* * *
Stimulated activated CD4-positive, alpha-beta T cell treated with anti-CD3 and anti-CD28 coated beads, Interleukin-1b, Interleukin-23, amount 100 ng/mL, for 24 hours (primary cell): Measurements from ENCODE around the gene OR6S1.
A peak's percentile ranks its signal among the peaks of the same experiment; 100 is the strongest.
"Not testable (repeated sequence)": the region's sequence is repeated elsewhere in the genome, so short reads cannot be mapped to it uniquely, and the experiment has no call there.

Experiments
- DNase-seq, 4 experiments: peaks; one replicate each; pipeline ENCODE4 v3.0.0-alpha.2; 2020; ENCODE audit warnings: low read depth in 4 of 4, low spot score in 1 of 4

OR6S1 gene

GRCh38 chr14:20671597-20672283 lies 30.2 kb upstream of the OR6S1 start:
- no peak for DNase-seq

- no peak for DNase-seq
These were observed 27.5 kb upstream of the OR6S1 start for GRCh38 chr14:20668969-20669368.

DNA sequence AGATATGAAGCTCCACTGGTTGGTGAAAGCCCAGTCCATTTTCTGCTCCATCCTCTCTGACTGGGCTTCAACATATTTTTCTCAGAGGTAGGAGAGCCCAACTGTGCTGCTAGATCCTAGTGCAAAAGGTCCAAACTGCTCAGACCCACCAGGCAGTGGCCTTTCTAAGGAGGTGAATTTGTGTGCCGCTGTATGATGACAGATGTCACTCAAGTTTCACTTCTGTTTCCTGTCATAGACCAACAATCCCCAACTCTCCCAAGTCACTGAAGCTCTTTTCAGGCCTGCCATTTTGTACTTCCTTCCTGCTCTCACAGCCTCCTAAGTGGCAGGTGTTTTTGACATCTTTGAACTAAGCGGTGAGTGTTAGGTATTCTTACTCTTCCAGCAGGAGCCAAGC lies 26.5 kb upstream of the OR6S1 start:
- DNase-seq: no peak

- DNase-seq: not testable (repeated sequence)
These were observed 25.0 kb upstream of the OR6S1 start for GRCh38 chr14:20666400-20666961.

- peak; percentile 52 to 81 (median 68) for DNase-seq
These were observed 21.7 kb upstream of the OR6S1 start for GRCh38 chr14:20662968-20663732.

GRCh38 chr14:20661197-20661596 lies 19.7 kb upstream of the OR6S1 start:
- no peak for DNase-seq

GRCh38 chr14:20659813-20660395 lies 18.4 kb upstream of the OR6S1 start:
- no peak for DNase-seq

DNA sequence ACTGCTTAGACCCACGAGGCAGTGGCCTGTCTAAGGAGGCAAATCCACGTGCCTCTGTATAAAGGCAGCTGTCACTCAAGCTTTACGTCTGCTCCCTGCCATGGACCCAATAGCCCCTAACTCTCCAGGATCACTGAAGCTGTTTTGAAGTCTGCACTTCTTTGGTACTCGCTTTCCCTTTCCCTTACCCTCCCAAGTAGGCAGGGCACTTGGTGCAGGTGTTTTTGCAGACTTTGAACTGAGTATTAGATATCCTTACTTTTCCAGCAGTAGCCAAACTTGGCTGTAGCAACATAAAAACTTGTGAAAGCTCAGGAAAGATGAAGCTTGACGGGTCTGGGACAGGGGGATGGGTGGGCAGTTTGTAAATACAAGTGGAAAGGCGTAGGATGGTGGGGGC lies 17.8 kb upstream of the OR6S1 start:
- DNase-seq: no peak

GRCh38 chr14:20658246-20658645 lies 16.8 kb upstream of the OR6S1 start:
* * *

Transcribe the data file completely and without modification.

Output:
Stimulated activated CD4-positive, alpha-beta T cell treated with anti-CD3 and anti-CD28 coated beads, Interleukin-1b, Interleukin-23, amount 100 ng/mL, for 24 hours (primary cell): Measurements from ENCODE around the gene OR6S1.
A peak's percentile ranks its signal among the peaks of the same experiment; 100 is the strongest.
"Not testable (repeated sequence)": the region's sequence is repeated elsewhere in the genome, so short reads cannot be mapped to it uniquely, and the experiment has no call there.

Experiments
- DNase-seq, 4 experiments: peaks; one replicate each; pipeline ENCODE4 v3.0.0-alpha.2; 2020; ENCODE audit warnings: low read depth in 4 of 4, low spot score in 1 of 4

OR6S1 gene

GRCh38 chr14:20671597-20672283 lies 30.2 kb upstream of the OR6S1 start:
- no peak for DNase-seq

- no peak for DNase-seq
These were observed 27.5 kb upstream of the OR6S1 start for GRCh38 chr14:20668969-20669368.

DNA sequence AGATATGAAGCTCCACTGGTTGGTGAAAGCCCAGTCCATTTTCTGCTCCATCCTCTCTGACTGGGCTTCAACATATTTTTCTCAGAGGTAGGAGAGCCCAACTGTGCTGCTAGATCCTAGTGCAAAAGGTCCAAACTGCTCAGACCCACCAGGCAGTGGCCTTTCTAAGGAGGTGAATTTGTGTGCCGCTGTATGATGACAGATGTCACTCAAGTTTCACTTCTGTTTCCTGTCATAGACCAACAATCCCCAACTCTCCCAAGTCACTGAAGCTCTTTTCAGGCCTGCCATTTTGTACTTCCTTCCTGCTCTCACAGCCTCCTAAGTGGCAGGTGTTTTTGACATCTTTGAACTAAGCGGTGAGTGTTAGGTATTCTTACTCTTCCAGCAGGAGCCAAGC lies 26.5 kb upstream of the OR6S1 start:
- DNase-seq: no peak

- DNase-seq: not testable (repeated sequence)
These were observed 25.0 kb upstream of the OR6S1 start for GRCh38 chr14:20666400-20666961.

- peak; percentile 52 to 81 (median 68) for DNase-seq
These were observed 21.7 kb upstream of the OR6S1 start for GRCh38 chr14:20662968-20663732.

GRCh38 chr14:20661197-20661596 lies 19.7 kb upstream of the OR6S1 start:
- no peak for DNase-seq

GRCh38 chr14:20659813-20660395 lies 18.4 kb upstream of the OR6S1 start:
- no peak for DNase-seq

DNA sequence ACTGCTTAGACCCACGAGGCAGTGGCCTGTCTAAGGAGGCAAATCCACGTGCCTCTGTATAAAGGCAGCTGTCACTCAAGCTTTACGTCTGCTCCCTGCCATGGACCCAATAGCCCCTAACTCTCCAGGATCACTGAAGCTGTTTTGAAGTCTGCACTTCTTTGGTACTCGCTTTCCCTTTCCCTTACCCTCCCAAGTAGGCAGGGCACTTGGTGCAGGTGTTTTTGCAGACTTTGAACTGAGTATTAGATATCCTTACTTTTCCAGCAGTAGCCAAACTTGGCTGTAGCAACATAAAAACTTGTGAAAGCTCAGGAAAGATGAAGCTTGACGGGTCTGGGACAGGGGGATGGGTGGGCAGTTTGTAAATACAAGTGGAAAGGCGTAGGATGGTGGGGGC lies 17.8 kb upstream of the OR6S1 start:
- DNase-seq: no peak

GRCh38 chr14:20658246-20658645 lies 16.8 kb upstream of the OR6S1 start: